– If you’re dead set against the use of gutters, and you can’t find anything you like in our list of alternatives, you should use sandbags (or comparable solutions) around the house to prevent rainwater from seeping into your home or your foundation.
Gutter Alternatives: The Pros and Cons
As we move through our list of gutter alternatives, we’ll point out some of the striking advantages and disadvantages that belong to each system. Before we do that, however, let’s talk more broadly about the pros and cons of choosing one of these alternatives over a traditional gutter system.
PRO: Savings. Gutters aren’t exactly expensive on their own, but they can easily run $3 per square foot – more if you’re building during a time when the price of aluminum and other materials is higher than the market average. With most of the alternative solutions mentioned below, you can expect to pay less than half of what you would on a traditional system.
CON: Maintenance. Traditional gutters require a certain amount of maintenance throughout the year to keep them free of leaves, bird leavings, and the rest of the debris that tends to get trapped in the channels. But some of the gutter alternatives are even more demanding of your maintenance attention, so pay close mind to that factor when making your choice.
PRO: Aesthetics. It’s rare that you’ll find a homeowner who is over the moon about the aesthetics of normal aluminum gutters. At best, the categories can be divided into two camps: Those who hate the way they look, and those who couldn’t care less. On the other hand, many of the gutter alternatives are quite handsome, and they can add value and curb appeal to your home.
CON: Resale Value. This could actually go in either the pro or con category; it really depends on where you live and who your potential buyers are. Some home shoppers are turned off by anything “different,” be it gutter alternatives or solar panels on the roof. Others live for those little details that set a house apart from the pack. Either way, keep this dichotomy in mind when choosing a path forward.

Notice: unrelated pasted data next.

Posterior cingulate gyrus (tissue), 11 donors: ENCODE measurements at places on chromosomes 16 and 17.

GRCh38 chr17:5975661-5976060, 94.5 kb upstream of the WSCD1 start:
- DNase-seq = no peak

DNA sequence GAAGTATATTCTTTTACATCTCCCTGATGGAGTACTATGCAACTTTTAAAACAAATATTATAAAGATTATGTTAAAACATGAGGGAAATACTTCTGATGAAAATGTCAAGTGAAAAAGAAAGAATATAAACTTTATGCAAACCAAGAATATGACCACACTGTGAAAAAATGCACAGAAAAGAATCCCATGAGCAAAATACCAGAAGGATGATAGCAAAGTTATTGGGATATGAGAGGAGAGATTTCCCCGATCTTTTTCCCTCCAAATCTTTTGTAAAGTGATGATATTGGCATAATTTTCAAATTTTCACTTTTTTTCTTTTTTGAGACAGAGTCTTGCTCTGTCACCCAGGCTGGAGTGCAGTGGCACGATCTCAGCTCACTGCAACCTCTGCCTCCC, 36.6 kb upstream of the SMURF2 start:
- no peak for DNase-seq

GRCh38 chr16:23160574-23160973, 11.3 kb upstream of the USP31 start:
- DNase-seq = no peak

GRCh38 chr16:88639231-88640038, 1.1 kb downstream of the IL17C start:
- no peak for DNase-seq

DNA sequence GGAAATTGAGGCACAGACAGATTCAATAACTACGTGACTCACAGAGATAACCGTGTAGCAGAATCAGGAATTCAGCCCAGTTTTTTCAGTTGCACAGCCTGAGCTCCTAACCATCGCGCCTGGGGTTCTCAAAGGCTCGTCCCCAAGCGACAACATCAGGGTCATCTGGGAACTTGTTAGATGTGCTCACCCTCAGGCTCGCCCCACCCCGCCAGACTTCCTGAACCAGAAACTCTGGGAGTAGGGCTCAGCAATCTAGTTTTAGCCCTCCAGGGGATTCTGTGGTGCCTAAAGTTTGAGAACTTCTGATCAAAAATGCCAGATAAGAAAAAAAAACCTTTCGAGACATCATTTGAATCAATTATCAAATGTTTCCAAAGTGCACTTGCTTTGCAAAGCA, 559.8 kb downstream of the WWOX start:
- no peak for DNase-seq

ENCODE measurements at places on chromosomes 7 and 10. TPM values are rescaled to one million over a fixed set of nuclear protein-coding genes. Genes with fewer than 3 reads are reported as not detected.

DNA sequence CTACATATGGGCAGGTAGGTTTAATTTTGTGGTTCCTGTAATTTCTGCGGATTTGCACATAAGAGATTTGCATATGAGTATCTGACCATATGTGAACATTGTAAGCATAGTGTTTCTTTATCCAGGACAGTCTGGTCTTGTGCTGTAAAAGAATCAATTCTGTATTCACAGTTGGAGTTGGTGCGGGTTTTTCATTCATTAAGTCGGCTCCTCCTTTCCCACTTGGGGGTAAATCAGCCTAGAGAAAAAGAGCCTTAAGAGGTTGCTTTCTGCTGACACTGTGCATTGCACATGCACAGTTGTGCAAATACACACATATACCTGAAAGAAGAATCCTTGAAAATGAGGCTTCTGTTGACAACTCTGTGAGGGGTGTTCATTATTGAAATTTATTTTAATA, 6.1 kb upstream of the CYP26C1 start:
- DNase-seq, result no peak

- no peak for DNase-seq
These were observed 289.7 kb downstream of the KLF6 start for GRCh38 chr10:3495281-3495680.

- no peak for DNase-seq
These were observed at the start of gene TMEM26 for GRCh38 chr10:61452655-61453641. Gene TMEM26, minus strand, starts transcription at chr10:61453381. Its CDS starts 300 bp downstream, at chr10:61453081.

Okay! Now that we’ve got some of that information out of the way, why don’t we go ahead and run down the most popular and effective gutter alternatives?
Here we go!
6 – Drip Edges
This isn’t so much a dedicated alternative to gutters as it is an attachment that every roof should have. Even when used in conjunction with traditional gutters, it dramatically improves the way your roof handles water, shuttling it off the roof and preventing it from seeping underneath the shingles. Depending on the size of the metal flashing used to create the drip edges, they can disperse the water into the gutters or away from the immediate side of the house. In addition to helping you control the amount of rainwater that gets underneath the shingles, the extra metal can also act as support for the shingles themselves, which can prevent animals such as raccoons from ripping up your roof to make a home for themselves in the attic.
5 – Rain Chains
If you’re looking for a gutter alternative that is beautiful, exotic, and effective, rain chains may be your best bet. These attractive devices have a long, ancient history in Japan, and they are no less potent today than they were in eras past. Rain chains can be used entirely as substitutes for traditional gutters, as they accomplish the same feat – pulling the rain from the roof and directing it to a more appropriate place. In the case of rain chains, the water is usually diverted into a container of some sort. They can also be used in conjunction with regular gutters; just put them in place where the downspout would typically go, and you’ll have a rainwater solution system that works perfectly. Rain chains should be avoided in areas prone to heavy downpours, however; the system can get overwhelmed if faced with an extraordinary amount of rain at any one time.